• A stray dog climbs with us and keeps our company, probably knowing that at the end there will be some food. We feed him crumbs of biscuits.
  • There is a little chit-chat for a while, as we stretch our legs and take some rest, eat, and drink. But after some time everyone sits quiet, immersed in own thought. Only silence floats around us.

Sunday, July 13, 2008

In the Mood for Love

It’s 1962 in Hong Kong. Mr. Chow (Tony Leung) and Mrs. Chan (Maggie Cheung) have just moved into an apartment building as neighbors. They both lead a rather lonely life because their spouses are always away on business trips. Over repeated and prolonged absences of their spouses, they both come to realize that their spouses are actually carrying on a clandestine affair. They are both heartbroken as they realize the truth. And over time, out of their mutual loneliness and sorrow, there grows a tender relationship between them as they seek refuge in each other’s company. But they are so conscious and dignified – they don’t want to be like their spouses, they say, and they vow not to get carried away – that they refuse to acknowledge the love that they both start feeling for each other. Wong Kar-Wai’s In the Mood for Love is about the subdued melancholy of love that both these characters experience, the tumultuous feelings they want to bury within them, and the enormous restraint that they exercise to avoid ending like their partners.

In the Mood for Love is a vibrant, colorful, and dizzyingly romantic film. It’s about love – unrequited and unconsummated. So when, near the end of the film, four years later, Chow, in the ruins of old temples in Combodia, whispers his secret in a hole in the wall and buries it up with mud in the hope of getting rid of his secret (it’s an old belief), it becomes a scene of extreme poignancy. And, of course, what heightens the mood of melancholy of the film is the impeccable acting, the dreamlike cinematography and the haunting background score.

I found the whole film to be available on YouTube (that’s where I watched it but probably it’s not the best way to watch the film). Incidentally, the film will also come on Zee Studio on 24th of August, just in case you didn’t know already.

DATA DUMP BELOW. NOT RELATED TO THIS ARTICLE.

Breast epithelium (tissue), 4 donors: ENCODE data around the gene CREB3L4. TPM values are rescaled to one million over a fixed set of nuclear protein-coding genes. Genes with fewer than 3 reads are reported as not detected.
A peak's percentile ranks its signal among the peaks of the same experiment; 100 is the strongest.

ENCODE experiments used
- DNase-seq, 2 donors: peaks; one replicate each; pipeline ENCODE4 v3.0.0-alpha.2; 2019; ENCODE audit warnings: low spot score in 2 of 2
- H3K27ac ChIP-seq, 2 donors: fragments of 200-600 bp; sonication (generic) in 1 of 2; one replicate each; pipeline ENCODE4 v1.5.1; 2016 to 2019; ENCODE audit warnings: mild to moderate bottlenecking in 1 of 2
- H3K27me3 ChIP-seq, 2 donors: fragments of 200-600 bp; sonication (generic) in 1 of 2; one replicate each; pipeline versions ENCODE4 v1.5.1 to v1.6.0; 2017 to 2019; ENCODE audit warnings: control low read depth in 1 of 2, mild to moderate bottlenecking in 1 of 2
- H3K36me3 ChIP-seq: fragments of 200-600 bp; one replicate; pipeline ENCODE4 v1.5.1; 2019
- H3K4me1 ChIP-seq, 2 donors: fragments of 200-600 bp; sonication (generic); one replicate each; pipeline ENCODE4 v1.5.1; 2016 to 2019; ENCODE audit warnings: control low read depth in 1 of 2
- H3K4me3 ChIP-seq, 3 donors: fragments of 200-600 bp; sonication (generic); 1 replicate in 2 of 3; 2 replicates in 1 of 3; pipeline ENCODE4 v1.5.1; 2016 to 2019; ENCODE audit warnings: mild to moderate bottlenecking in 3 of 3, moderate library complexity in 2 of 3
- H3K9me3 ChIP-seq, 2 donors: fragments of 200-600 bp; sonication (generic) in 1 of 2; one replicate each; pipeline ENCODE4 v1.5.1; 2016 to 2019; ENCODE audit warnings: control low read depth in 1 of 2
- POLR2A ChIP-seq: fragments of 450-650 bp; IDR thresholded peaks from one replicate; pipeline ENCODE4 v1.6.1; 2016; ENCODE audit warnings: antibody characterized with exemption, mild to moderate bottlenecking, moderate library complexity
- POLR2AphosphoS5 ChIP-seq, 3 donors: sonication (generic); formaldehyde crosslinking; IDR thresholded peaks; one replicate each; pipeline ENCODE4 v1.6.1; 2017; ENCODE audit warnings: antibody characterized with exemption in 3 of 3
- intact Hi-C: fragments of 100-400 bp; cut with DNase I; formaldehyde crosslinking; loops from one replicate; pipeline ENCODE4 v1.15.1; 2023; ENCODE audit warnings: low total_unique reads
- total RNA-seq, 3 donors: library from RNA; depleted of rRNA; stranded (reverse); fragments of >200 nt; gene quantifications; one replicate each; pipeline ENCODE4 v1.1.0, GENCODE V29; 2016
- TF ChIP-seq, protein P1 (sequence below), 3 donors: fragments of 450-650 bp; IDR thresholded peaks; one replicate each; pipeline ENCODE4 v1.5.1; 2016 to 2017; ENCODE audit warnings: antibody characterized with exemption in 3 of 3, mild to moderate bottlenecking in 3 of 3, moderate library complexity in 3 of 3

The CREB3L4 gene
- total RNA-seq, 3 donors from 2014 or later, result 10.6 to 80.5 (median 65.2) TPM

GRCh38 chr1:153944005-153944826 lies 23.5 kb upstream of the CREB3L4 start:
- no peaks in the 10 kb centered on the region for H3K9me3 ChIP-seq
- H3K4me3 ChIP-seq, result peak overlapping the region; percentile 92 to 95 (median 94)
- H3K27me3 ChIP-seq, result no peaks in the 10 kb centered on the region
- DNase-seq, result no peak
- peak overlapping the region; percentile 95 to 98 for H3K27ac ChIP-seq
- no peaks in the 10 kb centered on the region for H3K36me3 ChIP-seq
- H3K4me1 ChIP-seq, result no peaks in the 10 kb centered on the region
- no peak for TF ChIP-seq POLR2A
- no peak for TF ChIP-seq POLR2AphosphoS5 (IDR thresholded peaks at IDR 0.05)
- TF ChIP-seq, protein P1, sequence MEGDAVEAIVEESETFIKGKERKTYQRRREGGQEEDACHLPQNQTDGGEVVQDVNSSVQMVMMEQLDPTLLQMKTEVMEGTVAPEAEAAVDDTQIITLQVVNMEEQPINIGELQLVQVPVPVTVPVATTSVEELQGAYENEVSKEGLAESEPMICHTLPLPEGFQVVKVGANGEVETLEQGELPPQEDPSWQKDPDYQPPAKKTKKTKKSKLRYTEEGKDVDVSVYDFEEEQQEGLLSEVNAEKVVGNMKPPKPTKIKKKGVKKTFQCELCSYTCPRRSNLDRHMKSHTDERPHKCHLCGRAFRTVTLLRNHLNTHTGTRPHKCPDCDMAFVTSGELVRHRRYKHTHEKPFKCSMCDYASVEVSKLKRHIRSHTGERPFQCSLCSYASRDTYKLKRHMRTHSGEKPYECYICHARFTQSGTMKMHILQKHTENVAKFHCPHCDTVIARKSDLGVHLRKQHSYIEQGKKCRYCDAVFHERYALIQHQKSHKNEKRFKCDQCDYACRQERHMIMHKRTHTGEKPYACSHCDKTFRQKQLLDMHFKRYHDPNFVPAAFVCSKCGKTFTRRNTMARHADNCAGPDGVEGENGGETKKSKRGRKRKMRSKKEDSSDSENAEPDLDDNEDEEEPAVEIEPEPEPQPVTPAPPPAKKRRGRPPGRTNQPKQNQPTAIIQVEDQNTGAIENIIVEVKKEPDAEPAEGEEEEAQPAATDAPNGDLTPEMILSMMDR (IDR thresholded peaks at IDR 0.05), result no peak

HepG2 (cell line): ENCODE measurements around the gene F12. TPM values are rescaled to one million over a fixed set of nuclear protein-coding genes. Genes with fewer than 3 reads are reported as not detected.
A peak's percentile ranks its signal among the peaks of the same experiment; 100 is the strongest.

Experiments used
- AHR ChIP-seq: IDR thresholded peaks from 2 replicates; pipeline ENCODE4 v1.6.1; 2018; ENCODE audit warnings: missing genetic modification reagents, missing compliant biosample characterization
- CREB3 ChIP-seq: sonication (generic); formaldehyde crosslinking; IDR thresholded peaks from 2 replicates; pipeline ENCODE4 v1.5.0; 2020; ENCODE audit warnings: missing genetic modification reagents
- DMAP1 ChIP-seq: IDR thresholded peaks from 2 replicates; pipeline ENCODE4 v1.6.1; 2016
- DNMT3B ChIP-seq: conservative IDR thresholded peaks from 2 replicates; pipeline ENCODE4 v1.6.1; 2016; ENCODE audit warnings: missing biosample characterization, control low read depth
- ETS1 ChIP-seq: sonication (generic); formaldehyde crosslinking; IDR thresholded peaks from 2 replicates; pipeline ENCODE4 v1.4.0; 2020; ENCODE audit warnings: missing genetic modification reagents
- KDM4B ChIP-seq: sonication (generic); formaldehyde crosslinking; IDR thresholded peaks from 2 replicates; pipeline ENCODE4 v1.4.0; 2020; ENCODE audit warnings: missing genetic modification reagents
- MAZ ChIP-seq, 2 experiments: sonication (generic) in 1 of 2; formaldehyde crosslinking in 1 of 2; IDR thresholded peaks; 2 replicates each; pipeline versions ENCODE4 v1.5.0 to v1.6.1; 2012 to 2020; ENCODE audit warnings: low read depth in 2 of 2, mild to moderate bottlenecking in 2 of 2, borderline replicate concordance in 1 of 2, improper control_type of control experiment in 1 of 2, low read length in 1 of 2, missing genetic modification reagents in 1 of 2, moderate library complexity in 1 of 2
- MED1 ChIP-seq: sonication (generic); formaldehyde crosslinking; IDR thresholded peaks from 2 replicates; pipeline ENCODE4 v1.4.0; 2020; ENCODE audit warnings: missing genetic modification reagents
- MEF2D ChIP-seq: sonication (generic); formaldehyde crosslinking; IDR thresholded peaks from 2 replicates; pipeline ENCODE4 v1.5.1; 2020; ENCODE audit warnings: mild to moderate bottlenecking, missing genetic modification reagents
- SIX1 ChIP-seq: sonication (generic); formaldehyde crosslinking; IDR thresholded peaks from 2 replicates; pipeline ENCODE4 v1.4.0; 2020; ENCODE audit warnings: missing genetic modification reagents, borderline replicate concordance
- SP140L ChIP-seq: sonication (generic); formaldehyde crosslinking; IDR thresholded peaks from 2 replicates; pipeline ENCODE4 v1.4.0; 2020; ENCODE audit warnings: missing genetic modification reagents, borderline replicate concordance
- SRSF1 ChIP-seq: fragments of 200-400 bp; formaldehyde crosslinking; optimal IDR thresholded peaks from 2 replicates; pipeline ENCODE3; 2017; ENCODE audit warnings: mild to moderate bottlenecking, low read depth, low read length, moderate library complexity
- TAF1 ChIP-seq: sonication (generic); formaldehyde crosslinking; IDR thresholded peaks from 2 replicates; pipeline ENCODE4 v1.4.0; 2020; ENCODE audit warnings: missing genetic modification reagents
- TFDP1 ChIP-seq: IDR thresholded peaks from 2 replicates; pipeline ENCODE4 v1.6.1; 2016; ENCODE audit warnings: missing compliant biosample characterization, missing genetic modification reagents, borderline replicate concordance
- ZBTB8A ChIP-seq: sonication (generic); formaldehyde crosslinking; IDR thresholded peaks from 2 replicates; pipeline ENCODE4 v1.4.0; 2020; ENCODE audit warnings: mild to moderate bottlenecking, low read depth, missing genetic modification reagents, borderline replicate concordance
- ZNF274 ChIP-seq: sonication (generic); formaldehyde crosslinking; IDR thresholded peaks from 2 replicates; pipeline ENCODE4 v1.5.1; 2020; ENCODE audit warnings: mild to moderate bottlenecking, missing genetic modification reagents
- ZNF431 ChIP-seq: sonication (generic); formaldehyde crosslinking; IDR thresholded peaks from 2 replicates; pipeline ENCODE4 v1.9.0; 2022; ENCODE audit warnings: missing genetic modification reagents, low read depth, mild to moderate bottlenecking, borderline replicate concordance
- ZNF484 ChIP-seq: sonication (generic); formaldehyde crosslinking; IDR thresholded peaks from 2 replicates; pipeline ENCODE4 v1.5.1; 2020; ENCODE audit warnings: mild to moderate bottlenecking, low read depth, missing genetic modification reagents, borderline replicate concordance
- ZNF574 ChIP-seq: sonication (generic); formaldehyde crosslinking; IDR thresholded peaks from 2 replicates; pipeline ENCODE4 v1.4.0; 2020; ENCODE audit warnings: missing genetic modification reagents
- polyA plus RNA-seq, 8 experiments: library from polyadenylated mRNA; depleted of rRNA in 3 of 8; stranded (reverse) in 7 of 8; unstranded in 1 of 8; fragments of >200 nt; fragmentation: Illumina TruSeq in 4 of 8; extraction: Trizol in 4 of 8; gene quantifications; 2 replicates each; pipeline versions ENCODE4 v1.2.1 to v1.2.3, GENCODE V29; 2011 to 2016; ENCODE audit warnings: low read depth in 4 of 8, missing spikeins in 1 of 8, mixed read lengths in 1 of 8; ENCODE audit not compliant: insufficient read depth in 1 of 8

Tuesday, July 01, 2008

At the dentist's clinic

I am waiting nervously at the reception of the dentist’s clinic. There are quite a few people waiting for their turn but looking at their faces I cannot tell if they are at all nervous – they just sit quietly reading glossy magazines. Which, of course, do not make me any less nervous. The dentist is going to drill my teeth today and all the while I am repeatedly asking myself “How painful it is to get one’s teeth drilled?” Obviously, the only way to know it is to wait for my turn.

I do just that – wait – when I overhear a conversation at the reception counter. A woman has come looking for an appointment with the dentist and the girl at the reception counter is asking her some preliminary question before fixing up an appointment.

“Name?’ the girl asks, the woman replies.

“Phone number?” the girl asks, the woman replies.

“Date of birth?” the girl asks. “Why do you need that?” the woman counter-questions, a little annoyed. The girl understands, smiles, and replies (with a mock apology) that she needs it because the software on the computer asks for it. The woman, somewhat irritated, tells the date of birth anyway – the date and month quite audibly, but just before she tells the year she leans over the counter and whispers in a manner reserved only for top secrets agents.

“Wow! You don’t look like it,” the girl says, excited. The woman is visibly pleased and mumbles something to the girl.

Meanwhile, I am much amused with all these happenings and am quietly smiling to myself, oblivious of the drilling thing I am about to undergo. And probably because I was sitting very close, or because I was unknowingly eavesdropping, I overhear the year that the woman mentions so surreptitiously. My head automatically starts calculating. But before I could calculate her age (I am rather slow at calculating) the dentist calls out my name and in an instant I forget everything else and run inside the chamber.

And now, while I am writing this, I have already calculated the woman’s age, but the drilling experience have made me so completely forgot her appearance that I cannot remember if she actually looked too young or too old for her real age.